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Effects of hyperglycemia in the APP/PS1 mouse model of Alzheimer's disease
Alzheimer’s disease (AD) is a debilitating neurodegenerative disorder that is characterized by memory deficits, neuronal loss, and death. Pathological hallmarks of the disorder include the accumulation of amyloid beta (Ab) plaques and neurofibrillary tangles composed of hyperphosphorylated tau (ptau). An additional characteristic of AD includes a sustained inflammatory response (neuroinflammation) within the brain that has been demonstrated to promote and accelerate AB and ptau pathology. The cause of AD remains unknown but a number of risk factors exist for sporadic AD (sAD) that accounts for 95%-98% of all AD cases.
Risk factors for sAD include cardiovascular disease, obesity, and diabetes mellitus (DM). DM in particular is of interest as it induces hyperglycemia and insulin receptor resistance that impact the vasculature and inflammation. What remains to be elucidated is the exact mechanisms in DM that confers greater risk for developing AD, or exacerbates AD pathology. We evaluated the effects of hyperglycemia in the APP/PS1 mouse model of AD versus wild-type (wt) controls. We have previously demonstrated that staggered administration of streptozotocin (stz) induces a sustained hyperglycemic state that results in several AD pathologies, including neuroinflammation. In the present study we evaluated if the same hyperglycemia exacerbated AD related pathology in the APP/PS1 mouse model of AD. We performed these investigations in male and female mice to determine if differences exist based on sex. Our data indicate that several measures of AD were altered by the combination of APP/PS1 and stz. This includes differences in male vs. female mice.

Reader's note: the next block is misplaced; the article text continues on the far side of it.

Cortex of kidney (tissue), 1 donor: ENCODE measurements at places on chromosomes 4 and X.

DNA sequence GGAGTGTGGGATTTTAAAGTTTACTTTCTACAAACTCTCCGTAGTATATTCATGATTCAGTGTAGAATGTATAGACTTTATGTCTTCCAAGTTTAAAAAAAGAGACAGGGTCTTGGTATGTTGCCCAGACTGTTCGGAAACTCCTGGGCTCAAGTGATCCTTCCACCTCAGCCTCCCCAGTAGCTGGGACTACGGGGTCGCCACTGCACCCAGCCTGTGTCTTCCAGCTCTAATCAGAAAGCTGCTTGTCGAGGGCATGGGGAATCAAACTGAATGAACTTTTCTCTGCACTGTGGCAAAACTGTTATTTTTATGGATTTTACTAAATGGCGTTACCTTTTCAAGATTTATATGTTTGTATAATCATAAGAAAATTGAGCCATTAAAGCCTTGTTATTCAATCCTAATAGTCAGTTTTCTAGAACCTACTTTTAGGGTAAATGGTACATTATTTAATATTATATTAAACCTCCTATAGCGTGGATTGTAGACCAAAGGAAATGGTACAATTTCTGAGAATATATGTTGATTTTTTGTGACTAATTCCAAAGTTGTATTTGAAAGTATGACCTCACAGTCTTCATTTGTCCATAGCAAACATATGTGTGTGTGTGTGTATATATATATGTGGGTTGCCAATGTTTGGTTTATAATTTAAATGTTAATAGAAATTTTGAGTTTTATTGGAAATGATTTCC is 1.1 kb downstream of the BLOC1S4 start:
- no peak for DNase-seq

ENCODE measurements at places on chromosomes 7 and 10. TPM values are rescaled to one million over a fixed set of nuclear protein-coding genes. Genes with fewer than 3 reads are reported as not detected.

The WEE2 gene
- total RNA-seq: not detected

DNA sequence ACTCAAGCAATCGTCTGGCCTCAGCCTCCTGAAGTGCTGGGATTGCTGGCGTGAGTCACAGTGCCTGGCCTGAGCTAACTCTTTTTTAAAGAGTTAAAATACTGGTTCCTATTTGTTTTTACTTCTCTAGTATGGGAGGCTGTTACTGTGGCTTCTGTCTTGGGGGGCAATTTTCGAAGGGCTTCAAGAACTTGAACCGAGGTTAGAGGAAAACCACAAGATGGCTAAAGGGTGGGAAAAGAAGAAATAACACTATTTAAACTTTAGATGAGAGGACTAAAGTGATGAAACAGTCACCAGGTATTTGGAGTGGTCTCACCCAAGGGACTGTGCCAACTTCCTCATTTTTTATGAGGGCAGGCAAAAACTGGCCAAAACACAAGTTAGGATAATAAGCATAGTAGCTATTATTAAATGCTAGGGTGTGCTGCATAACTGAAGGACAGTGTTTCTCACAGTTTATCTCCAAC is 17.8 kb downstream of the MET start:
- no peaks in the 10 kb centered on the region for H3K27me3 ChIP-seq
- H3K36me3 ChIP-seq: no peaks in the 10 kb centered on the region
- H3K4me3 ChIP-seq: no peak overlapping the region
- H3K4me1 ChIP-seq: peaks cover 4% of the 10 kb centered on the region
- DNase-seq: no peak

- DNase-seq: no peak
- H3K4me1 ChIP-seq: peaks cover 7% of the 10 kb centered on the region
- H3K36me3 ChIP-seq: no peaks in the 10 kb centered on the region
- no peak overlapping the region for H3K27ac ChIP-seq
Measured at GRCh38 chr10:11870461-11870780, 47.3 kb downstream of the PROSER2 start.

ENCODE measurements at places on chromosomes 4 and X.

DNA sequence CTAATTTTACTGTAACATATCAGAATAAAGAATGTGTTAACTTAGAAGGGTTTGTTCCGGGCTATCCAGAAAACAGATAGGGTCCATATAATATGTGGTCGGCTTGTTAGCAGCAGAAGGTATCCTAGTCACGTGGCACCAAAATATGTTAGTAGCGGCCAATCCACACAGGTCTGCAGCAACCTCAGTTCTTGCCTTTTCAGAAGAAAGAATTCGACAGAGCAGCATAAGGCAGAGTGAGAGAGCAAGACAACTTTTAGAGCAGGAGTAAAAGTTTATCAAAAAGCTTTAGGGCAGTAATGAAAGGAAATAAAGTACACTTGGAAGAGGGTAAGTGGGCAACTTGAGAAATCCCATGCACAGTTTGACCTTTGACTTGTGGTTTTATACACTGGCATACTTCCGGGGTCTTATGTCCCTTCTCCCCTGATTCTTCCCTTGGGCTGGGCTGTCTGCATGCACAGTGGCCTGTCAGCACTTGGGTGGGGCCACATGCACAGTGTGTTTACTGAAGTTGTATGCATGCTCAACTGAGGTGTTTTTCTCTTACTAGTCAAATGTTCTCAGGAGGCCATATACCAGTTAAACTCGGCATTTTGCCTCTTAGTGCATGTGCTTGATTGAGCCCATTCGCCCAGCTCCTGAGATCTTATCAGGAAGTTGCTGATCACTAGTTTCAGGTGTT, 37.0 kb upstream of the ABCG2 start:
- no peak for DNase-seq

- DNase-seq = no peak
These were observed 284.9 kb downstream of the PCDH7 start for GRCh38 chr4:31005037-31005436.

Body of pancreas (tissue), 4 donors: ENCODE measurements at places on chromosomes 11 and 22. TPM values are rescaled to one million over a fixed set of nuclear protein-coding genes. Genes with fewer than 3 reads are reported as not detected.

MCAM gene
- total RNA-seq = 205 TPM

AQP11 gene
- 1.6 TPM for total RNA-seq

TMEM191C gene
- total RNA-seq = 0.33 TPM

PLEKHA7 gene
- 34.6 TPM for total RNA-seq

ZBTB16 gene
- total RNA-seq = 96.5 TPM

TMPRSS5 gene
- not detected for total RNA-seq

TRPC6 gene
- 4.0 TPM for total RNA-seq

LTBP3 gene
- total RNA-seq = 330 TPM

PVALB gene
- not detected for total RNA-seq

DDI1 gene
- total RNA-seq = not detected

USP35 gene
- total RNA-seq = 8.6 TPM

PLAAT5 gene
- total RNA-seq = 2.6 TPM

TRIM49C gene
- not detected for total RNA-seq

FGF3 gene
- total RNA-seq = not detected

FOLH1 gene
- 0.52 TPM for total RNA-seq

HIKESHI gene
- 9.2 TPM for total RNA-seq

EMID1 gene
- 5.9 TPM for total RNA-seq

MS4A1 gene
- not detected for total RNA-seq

This project was funded by NIGMS P20 COBRE award P20GM109025 as part of the Center for Neurodegeneration and Translational Neuroscience (CNTN).